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U Texas Project To Train Health-Emergency Responders

The University of Texas Health Science Center at Houston has formed a partnership with a simulation software firm to develop Web-based content for training staff in emergency response procedures.

The deal, with Simulation Education Services (SES), would integrate UT-Houston's expertise in emergency health sciences with SES' Web-based disaster exercise technology. The resulting simulations, dubbed "Desktop Drills," would target hospitals and other health care responders from the law enforcement, fire services, and pandemic flu preparedness arenas.

Individuals or groups could participate in an exercise from any place that has access to Internet and telephone capabilities. The training scenarios incorporate guidelines from the Center for Disease Control and Department of Homeland Security.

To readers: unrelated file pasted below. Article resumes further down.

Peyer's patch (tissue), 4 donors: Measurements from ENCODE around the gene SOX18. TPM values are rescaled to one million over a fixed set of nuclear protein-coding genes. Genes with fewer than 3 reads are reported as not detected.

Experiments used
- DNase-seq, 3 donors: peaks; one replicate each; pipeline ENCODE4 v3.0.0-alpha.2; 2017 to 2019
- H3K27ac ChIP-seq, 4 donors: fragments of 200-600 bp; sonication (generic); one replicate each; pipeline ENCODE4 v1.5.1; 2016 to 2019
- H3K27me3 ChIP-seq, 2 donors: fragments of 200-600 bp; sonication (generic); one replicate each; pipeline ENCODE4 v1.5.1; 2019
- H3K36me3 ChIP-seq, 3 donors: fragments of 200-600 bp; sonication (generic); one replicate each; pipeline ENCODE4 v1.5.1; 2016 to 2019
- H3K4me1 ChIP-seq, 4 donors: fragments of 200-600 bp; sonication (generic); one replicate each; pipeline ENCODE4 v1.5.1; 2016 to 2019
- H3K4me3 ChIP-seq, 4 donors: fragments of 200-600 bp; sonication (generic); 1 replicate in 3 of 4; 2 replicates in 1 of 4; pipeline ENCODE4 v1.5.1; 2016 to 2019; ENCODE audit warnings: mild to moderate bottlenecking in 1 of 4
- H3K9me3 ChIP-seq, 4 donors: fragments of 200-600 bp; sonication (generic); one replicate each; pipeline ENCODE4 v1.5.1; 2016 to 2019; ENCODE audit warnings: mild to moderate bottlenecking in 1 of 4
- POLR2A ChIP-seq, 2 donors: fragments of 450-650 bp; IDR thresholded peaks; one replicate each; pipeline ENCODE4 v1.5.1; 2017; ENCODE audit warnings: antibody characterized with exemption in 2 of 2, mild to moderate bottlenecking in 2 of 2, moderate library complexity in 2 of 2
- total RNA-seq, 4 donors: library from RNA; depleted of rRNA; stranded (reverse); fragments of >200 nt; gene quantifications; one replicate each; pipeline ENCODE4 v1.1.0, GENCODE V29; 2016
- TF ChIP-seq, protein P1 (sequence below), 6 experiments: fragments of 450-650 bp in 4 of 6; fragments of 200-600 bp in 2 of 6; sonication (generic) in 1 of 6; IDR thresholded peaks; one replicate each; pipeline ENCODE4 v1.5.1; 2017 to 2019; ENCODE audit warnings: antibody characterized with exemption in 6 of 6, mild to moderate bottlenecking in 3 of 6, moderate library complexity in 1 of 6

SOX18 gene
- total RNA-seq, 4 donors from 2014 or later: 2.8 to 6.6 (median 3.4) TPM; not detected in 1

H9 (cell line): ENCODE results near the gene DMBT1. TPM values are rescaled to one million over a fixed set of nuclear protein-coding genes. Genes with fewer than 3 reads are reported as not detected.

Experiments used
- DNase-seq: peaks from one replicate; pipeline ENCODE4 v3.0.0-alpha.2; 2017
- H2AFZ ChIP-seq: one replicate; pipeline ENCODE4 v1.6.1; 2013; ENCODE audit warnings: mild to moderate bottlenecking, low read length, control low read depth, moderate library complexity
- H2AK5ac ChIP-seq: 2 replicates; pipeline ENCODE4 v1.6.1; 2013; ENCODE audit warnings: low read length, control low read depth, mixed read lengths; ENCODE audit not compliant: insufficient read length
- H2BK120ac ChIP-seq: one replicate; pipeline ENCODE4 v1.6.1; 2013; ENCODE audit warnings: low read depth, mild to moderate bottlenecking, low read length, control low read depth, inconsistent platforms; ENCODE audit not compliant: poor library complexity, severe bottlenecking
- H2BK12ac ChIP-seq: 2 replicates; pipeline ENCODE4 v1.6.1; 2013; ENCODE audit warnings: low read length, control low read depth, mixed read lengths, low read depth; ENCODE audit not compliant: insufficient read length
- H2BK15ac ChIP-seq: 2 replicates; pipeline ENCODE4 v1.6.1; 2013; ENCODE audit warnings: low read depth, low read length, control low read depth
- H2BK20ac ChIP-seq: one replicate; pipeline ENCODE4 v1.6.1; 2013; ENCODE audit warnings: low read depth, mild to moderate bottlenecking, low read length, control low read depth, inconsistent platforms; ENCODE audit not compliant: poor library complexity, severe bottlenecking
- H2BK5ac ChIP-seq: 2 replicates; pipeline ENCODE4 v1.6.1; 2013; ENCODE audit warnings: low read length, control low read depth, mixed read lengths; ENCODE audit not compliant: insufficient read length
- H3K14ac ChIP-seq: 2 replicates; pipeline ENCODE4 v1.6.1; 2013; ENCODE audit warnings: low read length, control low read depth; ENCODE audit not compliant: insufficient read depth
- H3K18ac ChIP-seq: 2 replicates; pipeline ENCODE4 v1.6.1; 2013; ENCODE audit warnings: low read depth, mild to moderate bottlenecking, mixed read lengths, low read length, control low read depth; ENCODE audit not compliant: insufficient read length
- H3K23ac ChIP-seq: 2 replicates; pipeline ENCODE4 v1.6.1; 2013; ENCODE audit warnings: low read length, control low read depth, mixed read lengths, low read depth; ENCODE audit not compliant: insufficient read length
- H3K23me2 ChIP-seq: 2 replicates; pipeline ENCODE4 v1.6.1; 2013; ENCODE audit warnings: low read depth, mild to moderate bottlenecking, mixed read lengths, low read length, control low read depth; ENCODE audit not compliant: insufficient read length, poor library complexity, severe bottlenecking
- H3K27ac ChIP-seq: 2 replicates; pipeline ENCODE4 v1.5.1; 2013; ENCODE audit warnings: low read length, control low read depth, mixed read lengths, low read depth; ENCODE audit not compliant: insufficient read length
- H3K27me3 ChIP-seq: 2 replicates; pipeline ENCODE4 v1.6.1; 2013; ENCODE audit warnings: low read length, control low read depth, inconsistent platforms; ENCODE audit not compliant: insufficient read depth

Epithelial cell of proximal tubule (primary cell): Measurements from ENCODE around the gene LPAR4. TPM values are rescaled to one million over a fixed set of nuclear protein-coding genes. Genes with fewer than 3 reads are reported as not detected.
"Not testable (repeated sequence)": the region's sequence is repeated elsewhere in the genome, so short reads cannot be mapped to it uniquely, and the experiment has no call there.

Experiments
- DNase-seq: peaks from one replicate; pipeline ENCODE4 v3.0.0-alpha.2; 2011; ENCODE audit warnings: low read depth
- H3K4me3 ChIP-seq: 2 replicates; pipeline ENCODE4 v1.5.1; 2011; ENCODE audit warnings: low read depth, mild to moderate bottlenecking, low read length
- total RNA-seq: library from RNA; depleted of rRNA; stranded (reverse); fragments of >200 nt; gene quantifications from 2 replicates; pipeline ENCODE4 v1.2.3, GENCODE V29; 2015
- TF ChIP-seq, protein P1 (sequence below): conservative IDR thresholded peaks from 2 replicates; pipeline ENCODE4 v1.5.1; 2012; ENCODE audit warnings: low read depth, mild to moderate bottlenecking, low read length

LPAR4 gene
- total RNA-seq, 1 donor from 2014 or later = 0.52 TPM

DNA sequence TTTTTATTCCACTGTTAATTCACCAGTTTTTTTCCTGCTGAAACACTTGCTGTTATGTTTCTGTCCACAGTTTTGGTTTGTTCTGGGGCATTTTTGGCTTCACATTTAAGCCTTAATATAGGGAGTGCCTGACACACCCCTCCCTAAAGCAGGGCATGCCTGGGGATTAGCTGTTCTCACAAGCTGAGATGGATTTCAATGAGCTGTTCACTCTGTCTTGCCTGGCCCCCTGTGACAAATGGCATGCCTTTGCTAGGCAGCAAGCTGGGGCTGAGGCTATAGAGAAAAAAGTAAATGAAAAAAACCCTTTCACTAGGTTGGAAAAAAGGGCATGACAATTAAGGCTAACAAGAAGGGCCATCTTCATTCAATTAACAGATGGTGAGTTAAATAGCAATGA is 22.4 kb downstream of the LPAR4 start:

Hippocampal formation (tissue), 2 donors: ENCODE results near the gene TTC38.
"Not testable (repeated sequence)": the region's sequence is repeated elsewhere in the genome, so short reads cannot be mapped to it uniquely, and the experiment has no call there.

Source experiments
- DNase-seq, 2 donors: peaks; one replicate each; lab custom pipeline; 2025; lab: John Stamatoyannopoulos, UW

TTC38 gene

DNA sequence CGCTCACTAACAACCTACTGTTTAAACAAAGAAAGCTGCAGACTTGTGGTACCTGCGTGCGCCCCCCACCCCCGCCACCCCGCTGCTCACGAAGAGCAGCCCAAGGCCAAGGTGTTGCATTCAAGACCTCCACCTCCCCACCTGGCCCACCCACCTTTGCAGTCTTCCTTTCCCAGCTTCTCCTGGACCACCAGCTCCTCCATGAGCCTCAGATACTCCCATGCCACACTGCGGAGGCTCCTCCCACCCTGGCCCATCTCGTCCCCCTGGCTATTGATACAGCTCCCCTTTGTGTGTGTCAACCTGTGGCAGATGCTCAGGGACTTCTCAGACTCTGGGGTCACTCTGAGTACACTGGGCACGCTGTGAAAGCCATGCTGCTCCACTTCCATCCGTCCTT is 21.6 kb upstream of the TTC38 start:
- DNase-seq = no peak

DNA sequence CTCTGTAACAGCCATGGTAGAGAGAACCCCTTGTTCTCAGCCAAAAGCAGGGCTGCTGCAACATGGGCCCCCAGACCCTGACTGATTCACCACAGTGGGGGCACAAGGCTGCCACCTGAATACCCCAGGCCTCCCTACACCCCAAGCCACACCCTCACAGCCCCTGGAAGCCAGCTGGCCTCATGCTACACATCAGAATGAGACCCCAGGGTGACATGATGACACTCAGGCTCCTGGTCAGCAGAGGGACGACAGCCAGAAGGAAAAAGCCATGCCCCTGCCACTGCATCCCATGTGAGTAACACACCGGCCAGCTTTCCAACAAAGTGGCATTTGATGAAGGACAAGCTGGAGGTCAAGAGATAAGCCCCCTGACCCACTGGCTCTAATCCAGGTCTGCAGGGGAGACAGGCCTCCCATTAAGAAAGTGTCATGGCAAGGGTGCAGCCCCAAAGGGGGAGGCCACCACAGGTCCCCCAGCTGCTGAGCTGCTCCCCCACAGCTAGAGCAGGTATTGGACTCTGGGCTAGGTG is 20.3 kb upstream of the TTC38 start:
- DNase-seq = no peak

A typical exercise takes place in about two hours without disruption of patient care activities. The sessions can also be used to target school closings, jail evacuation, and special needs populations where health management and public safety intersect.

Scott Lillibridge, at the UT School of Public Health, called the method "an efficient method to approach the exercise and evaluation requirements of state and regional preparedness." He noted that the implementation cycle--about two to three weeks--"permits multiple exercises and subsequent evaluations throughout the year."

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About the Author

Paul McCloskey is contributing editor of Syllabus.

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